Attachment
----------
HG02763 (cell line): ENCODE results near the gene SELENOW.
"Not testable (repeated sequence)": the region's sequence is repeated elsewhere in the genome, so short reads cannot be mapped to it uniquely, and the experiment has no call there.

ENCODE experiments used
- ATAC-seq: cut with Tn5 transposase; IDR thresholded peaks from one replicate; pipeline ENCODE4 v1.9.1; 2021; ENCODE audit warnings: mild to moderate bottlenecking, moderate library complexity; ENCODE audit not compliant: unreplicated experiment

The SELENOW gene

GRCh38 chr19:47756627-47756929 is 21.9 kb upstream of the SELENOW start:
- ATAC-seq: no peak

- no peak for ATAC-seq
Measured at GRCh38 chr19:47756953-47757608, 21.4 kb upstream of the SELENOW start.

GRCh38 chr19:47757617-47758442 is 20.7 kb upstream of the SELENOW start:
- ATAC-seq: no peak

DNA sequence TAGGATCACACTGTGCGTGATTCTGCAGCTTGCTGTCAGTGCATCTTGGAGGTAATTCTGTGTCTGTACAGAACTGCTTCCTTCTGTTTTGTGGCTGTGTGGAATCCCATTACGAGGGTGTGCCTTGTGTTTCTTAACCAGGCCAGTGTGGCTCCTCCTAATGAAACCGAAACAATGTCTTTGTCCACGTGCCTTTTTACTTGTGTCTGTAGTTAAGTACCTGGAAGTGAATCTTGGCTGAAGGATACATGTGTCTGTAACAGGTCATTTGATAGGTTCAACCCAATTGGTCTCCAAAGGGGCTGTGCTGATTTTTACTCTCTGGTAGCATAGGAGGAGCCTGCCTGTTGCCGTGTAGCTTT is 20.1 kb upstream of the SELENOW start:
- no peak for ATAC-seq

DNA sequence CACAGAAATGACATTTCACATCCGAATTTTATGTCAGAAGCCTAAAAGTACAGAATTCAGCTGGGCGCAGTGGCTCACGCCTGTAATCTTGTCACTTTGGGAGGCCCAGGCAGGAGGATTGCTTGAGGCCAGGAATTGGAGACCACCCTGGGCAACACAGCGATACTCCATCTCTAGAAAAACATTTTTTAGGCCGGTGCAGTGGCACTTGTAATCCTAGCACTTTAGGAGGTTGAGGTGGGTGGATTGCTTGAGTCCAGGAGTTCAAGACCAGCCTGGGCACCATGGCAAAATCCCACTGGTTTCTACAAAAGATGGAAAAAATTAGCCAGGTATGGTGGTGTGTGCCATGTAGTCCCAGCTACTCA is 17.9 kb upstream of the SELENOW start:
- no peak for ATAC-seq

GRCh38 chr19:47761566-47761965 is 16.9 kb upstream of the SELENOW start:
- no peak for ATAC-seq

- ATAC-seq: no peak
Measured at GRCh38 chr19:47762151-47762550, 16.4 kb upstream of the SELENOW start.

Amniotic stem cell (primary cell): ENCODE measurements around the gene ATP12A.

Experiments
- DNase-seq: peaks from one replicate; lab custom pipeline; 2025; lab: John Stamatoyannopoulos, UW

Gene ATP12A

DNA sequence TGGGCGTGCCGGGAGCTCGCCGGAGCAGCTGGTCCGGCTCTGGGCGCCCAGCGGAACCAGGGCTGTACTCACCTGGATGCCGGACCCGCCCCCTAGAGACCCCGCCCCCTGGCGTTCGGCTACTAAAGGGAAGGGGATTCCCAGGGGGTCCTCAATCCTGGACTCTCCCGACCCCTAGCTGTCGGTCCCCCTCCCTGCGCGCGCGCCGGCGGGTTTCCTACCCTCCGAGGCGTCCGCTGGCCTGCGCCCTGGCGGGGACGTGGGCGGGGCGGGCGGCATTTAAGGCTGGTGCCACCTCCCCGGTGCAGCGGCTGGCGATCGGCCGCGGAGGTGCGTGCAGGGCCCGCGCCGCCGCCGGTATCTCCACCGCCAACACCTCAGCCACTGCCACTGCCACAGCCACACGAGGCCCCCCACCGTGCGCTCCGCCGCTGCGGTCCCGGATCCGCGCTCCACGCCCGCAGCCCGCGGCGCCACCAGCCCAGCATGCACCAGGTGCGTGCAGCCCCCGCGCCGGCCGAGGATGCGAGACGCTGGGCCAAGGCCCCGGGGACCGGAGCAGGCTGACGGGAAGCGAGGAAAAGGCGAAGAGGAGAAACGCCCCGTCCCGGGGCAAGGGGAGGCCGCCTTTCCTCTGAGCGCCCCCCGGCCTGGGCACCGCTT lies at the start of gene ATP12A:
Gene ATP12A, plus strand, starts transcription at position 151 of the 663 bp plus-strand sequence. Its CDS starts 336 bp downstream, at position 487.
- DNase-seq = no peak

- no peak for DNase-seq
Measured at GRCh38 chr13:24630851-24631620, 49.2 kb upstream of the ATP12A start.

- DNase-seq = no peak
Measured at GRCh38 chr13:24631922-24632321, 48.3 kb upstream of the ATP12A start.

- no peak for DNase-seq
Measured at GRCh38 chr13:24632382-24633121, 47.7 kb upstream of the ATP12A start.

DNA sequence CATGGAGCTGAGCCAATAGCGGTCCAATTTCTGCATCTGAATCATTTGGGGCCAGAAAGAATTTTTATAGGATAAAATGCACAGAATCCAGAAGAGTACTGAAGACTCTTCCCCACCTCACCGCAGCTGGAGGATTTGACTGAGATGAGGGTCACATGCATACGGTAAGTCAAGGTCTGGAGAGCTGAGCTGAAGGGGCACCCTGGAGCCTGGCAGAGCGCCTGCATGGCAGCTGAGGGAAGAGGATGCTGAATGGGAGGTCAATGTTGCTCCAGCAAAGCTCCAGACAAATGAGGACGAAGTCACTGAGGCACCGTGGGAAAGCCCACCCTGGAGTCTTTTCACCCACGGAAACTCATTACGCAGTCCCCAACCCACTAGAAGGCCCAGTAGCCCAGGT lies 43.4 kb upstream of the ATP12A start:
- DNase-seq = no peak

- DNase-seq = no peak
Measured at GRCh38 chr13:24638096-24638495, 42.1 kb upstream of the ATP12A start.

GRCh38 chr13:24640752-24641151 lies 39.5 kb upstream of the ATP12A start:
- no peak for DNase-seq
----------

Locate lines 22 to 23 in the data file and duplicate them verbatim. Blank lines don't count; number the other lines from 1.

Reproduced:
- DNase-seq: peaks from one replicate; lab custom pipeline; 2025; lab: John Stamatoyannopoulos, UW

Gene ATP12A